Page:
Also found in: Dictionary, Medical, Wikipedia.
a plant sterol released from the unsaponified parts of plant lipides. In contrast to animal sterols, such as cholesterol, the side chain in phytosterols is unsaturated and contains not eight carbon atoms but nine or ten. Most phytosterols are optically active crystalline substances with physical and chemical properties similar to those of other sterols.
The most common phytosterols include (β-sitosterol (C29H50O) and stigmasterol (C29H48O), which are released by cotton-seed, soybean, and other oils and from the by-products of the sulfate process in the cellulose industry. Isomers of stigmasterol are α-spinasterol (from spinach), fucosterol (from fungi), brassicasterol (C28H46O; from cabbage), and campesterol (C28H48O; from cabbage). Ergosterol is also a phytosterol.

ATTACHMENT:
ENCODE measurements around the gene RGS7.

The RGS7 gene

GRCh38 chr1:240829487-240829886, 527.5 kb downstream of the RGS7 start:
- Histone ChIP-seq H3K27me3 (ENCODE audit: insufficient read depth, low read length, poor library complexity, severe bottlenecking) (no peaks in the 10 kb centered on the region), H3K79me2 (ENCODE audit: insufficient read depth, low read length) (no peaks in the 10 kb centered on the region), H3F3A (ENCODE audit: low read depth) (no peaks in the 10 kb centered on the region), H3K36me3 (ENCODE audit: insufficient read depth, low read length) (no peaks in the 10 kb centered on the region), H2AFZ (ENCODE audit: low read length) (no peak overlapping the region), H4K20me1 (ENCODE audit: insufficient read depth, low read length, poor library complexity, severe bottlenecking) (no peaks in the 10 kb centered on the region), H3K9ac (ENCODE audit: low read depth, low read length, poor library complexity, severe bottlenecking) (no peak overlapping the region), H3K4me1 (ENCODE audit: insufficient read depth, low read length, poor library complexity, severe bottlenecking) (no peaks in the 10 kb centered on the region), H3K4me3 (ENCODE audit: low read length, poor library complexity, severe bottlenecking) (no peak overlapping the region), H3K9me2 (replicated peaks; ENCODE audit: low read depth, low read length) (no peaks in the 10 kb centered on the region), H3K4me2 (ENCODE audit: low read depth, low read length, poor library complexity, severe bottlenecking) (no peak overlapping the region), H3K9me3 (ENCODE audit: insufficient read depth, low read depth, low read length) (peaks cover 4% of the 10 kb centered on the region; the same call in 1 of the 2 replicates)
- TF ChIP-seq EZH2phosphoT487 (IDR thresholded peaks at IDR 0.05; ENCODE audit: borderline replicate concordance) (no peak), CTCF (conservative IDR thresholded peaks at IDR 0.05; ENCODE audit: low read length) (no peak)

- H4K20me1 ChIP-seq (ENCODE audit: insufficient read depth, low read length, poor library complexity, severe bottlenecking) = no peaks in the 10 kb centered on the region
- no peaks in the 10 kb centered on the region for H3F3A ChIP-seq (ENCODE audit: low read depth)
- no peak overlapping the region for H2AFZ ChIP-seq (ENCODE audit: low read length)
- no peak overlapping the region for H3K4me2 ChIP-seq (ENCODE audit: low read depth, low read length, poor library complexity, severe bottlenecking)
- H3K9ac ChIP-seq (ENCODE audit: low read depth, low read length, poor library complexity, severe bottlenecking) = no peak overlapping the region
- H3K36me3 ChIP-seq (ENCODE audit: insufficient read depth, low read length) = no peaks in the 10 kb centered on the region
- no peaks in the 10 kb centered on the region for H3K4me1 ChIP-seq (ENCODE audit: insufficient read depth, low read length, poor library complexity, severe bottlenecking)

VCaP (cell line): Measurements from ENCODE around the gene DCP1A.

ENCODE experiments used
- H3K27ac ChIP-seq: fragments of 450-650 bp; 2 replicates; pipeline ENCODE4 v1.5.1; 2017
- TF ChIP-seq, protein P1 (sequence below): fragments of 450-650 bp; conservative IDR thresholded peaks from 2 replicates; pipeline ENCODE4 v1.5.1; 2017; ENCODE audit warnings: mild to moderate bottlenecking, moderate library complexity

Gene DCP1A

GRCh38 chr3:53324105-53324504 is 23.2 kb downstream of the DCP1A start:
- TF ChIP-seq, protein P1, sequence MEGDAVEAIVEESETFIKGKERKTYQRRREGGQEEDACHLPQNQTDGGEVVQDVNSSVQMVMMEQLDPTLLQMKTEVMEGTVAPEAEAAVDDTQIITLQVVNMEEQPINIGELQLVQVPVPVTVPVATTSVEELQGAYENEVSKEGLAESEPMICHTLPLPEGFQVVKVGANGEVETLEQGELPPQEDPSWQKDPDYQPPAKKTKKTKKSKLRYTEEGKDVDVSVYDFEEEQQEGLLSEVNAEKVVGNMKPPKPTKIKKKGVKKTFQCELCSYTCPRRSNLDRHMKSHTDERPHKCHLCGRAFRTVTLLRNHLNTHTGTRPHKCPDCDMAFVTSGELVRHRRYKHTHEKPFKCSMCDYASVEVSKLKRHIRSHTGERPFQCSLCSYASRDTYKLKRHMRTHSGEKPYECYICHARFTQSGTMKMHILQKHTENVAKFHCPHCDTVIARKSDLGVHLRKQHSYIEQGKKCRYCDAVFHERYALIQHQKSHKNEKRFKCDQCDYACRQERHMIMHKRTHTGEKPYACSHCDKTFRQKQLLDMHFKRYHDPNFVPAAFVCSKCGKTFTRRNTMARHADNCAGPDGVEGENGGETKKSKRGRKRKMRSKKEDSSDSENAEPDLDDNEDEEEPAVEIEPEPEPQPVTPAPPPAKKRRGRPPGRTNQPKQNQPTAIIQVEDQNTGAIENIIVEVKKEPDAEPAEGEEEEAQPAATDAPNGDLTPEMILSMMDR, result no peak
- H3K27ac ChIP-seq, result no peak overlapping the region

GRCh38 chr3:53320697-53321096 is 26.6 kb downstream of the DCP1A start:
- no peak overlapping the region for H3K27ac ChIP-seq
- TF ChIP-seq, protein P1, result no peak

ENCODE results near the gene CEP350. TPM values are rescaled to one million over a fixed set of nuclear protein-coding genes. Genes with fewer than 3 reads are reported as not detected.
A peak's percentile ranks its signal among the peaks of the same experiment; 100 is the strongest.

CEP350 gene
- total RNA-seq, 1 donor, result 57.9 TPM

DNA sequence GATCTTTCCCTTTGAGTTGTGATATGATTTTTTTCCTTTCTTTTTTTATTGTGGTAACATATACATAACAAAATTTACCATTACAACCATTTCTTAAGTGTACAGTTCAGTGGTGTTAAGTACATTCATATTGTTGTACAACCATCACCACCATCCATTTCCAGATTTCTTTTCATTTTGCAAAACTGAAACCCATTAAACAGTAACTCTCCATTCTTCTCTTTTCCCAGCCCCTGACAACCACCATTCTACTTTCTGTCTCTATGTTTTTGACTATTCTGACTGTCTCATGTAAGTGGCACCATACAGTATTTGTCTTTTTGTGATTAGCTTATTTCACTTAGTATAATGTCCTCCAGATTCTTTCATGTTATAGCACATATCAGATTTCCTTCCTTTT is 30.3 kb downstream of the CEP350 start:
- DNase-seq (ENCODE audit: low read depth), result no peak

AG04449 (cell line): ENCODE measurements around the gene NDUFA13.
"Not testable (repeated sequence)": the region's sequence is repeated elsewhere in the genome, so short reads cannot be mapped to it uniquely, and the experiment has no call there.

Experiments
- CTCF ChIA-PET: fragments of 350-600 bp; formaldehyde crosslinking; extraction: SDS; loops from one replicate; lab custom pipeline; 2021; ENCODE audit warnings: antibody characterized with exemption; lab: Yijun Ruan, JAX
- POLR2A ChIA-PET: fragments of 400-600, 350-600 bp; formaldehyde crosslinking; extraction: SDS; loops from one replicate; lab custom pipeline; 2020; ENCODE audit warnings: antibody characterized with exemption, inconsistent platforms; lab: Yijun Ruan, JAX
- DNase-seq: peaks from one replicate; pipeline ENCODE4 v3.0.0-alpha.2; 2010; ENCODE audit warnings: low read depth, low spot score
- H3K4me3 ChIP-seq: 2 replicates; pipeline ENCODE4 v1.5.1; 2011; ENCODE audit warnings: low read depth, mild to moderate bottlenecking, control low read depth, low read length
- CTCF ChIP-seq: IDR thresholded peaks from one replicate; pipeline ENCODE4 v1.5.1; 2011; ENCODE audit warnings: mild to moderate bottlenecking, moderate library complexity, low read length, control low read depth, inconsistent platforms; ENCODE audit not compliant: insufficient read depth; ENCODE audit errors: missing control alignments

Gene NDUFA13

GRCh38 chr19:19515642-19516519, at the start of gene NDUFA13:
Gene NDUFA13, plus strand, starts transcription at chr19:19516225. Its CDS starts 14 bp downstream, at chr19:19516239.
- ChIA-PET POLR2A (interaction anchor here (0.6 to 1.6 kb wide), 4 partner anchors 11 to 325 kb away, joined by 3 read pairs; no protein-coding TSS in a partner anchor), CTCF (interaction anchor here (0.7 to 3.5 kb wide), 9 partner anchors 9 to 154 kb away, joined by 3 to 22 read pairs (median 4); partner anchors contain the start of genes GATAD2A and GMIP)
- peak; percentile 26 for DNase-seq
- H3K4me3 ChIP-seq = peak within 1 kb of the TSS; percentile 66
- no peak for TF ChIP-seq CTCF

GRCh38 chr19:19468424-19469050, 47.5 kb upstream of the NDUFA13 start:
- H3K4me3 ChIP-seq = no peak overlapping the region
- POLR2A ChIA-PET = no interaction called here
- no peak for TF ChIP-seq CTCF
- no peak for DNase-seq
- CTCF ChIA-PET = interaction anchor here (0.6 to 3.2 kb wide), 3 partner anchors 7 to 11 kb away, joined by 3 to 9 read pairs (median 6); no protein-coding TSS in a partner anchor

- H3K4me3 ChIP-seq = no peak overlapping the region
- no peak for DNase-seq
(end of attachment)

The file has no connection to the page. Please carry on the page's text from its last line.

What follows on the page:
Phytosterols are found in plants in free form, as well as in compounds with carbohydrates or fatty acids or with both. In some plants, β-sitosterol, like cholesterol, serves as the precursor to progesterone. Stigmasterol serves as a vitamin for guinea pigs (antiankylosis factor). Phytosterols also include certain C28 and C29 sterols from ferns and conifers that induce molting in insects (ecdysones).
Phytosterols are used in the pharmaceutical industry for the synthesis of steroid preparations.
REFERENCESHeftman, E. Biokhimiia steroidov. Moscow, 1972. (Translated from English.)
Heftmann, E. “Biochemistry of Plant Steroids.” Annual Review of Plant Physiology, 1963, vol. 14.
Bean, G. A. “Phytosterols.” Advances in Lipid Research, 1973, vol. 11.
E. P. SEREBRIAKOV